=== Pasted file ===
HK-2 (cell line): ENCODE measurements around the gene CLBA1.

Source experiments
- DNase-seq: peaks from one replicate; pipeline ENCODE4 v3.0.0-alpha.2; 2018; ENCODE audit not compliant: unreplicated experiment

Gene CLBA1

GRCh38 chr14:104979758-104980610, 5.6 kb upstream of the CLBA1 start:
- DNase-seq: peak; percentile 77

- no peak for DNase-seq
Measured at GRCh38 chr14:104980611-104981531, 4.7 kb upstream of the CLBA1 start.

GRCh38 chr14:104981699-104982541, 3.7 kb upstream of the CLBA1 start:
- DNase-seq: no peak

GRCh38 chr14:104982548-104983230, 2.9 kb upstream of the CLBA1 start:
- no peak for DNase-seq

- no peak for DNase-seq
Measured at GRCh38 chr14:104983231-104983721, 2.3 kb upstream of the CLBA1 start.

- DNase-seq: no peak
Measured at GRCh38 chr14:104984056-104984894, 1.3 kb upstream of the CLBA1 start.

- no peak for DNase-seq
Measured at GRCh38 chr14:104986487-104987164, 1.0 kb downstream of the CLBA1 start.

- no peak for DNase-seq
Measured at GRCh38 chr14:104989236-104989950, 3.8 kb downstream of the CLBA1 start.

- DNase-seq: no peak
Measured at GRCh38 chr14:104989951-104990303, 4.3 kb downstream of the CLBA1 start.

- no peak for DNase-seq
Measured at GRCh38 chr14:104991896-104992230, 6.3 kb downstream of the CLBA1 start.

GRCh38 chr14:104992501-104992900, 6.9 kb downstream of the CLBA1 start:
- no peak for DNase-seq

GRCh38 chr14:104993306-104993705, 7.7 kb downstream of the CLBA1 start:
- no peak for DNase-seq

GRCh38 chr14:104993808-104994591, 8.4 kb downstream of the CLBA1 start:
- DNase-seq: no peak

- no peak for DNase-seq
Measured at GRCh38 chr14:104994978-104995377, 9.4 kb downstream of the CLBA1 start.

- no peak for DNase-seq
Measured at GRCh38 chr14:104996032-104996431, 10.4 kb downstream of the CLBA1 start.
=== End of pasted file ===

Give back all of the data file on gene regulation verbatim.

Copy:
HK-2 (cell line): ENCODE measurements around the gene CLBA1.

Source experiments
- DNase-seq: peaks from one replicate; pipeline ENCODE4 v3.0.0-alpha.2; 2018; ENCODE audit not compliant: unreplicated experiment

Gene CLBA1

GRCh38 chr14:104979758-104980610, 5.6 kb upstream of the CLBA1 start:
- DNase-seq: peak; percentile 77

- no peak for DNase-seq
Measured at GRCh38 chr14:104980611-104981531, 4.7 kb upstream of the CLBA1 start.

GRCh38 chr14:104981699-104982541, 3.7 kb upstream of the CLBA1 start:
- DNase-seq: no peak

GRCh38 chr14:104982548-104983230, 2.9 kb upstream of the CLBA1 start:
- no peak for DNase-seq

- no peak for DNase-seq
Measured at GRCh38 chr14:104983231-104983721, 2.3 kb upstream of the CLBA1 start.

- DNase-seq: no peak
Measured at GRCh38 chr14:104984056-104984894, 1.3 kb upstream of the CLBA1 start.

- no peak for DNase-seq
Measured at GRCh38 chr14:104986487-104987164, 1.0 kb downstream of the CLBA1 start.

- no peak for DNase-seq
Measured at GRCh38 chr14:104989236-104989950, 3.8 kb downstream of the CLBA1 start.

- DNase-seq: no peak
Measured at GRCh38 chr14:104989951-104990303, 4.3 kb downstream of the CLBA1 start.

- no peak for DNase-seq
Measured at GRCh38 chr14:104991896-104992230, 6.3 kb downstream of the CLBA1 start.

GRCh38 chr14:104992501-104992900, 6.9 kb downstream of the CLBA1 start:
- no peak for DNase-seq

GRCh38 chr14:104993306-104993705, 7.7 kb downstream of the CLBA1 start:
- no peak for DNase-seq

GRCh38 chr14:104993808-104994591, 8.4 kb downstream of the CLBA1 start:
- DNase-seq: no peak

- no peak for DNase-seq
Measured at GRCh38 chr14:104994978-104995377, 9.4 kb downstream of the CLBA1 start.

- no peak for DNase-seq
Measured at GRCh38 chr14:104996032-104996431, 10.4 kb downstream of the CLBA1 start.